Live: Casiotone Painfully Fiddles With His Equipment Alone


Last night’s narrative begins on the Lower East Side where I order a vodka-soda, fork over $12 plus tip, and then go thirsty for the next 90 minutes because I fear the cost of bottled water is a tax lien. The evening ends in Bushwick at the Silent Barn — an open-area music space/communal living quarters where leftover tallboys are a couple bucks. The same place where if you ask for water, the nice kid behind the “bar” (a table with a mixing bowl marked “Tips”) hands over a cup of ice, tells you the tap water is safe and that you can fill your cup in the kitchen, a room that’s currently functioning as the stage. The Silent Barn rules.

Other Internet people will tell you about the first part of the evening, so let me tell you about the latter. The impetus for embarking on the outbound L and heading into Bushwick after the LES was a “surprise secret” show headlined by Owen Ashworth, a bear-like, bearded film-school dropout who tells stories with battery-operated keyboards under the rubric Casiotone For the Painfully Alone. On Sunday night, Ashworth opened for Xiu Xiu at the Bowery Ballroom and then had two nights off in New York before heading upstate to Albany. Casiotone For the Painfully Alone in town on tour with free evenings + Brooklyn’s finest all-ages promoter (Todd P.) = “secret” show. When it’s Tuesday and you don’t have tickets for the Klaxons, this is awesome.

The back-story of Casiotone For the Painfully Alone is that Ashworth started writing songs because it was a cheaper means of storytelling than film. So it follows that his appeal on record is more emotional than musical, more scenic than sonic: he has this amazing knack for turning pangs of longing, loneliness, and frustration into self-contained sequences of drum-machine skittering and plastic-keyboard pitches — the kind of two-to-three-minute lo-fi soliloquies you need when you’re young, hungover, and wondering if the second-hand-smoke smell on your coat is poetic or gross. “Young Shields,” in particular is a secret anthem for empty-wallets, late risers, and second-hand shirts: “We drink too much and fuck too soon/Smoke cigarettes in rented rooms/We quit our jobs & shoot the moon/And cut our wrists & sleep ’til noon.” With the right blood alcohol count, grumpiness, and moonlight, Owen Ashworth’s songs can make existential malaise seem purposeful, noble even, a worthy lifestyle. Somebody’s gotta tell those lies.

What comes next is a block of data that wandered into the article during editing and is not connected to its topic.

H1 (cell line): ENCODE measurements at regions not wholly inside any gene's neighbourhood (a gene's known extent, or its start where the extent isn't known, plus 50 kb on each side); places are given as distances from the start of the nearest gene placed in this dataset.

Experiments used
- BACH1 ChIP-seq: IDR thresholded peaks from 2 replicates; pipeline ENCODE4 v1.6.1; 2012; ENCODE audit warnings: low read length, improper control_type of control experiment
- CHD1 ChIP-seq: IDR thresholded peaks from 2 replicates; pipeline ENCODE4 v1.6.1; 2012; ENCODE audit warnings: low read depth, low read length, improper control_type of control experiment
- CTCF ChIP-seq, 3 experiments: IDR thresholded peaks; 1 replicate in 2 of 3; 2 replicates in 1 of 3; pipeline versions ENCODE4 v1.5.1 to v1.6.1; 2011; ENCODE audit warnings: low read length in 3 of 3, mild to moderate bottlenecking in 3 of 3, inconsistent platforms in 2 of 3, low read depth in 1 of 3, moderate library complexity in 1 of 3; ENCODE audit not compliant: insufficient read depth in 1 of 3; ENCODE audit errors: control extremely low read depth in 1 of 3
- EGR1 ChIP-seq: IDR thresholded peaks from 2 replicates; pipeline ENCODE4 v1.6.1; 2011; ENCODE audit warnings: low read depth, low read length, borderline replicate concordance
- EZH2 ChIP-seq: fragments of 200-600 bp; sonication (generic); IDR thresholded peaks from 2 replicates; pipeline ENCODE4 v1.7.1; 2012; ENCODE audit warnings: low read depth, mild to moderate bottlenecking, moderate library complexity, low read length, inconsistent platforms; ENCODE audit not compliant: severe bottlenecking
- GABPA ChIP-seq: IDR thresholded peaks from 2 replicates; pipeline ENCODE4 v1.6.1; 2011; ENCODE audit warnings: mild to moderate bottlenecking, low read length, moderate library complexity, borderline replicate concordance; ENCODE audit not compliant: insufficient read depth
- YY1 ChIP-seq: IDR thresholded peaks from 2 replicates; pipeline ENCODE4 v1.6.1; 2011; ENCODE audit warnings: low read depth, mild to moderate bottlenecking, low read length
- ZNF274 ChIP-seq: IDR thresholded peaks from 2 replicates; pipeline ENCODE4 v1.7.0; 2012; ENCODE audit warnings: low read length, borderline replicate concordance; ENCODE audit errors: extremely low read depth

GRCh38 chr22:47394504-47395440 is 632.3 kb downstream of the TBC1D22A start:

No false illusions last night. Bearded dude in a kitchen with keyboards was a bearded dude in a kitchen with keyboards. This bearded dudeness began with him emptying out a few suitcases — a veritable clown car of Casios — and setting up all this knobbed gear, and then being like, So I didn’t make a plan, what do you want to hear? Somebody told him up front that he would save his cover of Paul Simon’s “Graceland” for last. He concurred: that became the no-plan plan. Somebody else wanted to hear “Bobby Malone Moves Back Home,” which is either a song about how failure’s not shameful or Jena Malone’s invisible brother. I’m pretty sure it’s the former, and awesome, we all want to be convinced that fucking up is okay. Problem is, Ashworth wasn’t very convincing. He actually failed at convincing us that failure is okay. After a $12 drink, I needed some lies.

Then he segued into “Streets of Philadelphia,” which wasn’t a failure at all and, in fact, would’ve been downright incredible if Ashworth wasn’t fiddling with his equipment the whole time. I mean, dude basically sang at his keyboards, not at us, while fiddled with his many knobs. But his fiddling came off more like adjusting, so it kept feeling like this wasn’t quite right, like we were waiting for him to get everything right, and all those soliloquies would be told perfectly once everything was right. But as he went through “Beeline” and “Jeanne, If You’re Ever In Portland” and took more requests (people kept yelling for “Young Shields,” but he didn’t honor that request), he just kept fiddling. Perhaps all this fiddling is just what Ashworth does nervously when he’s onstage alone, like chewing a hoodie string or scratching his ass. But after a while, it felt like watching an auto mechanic work. And nobody believes the auto mechanic’s lies.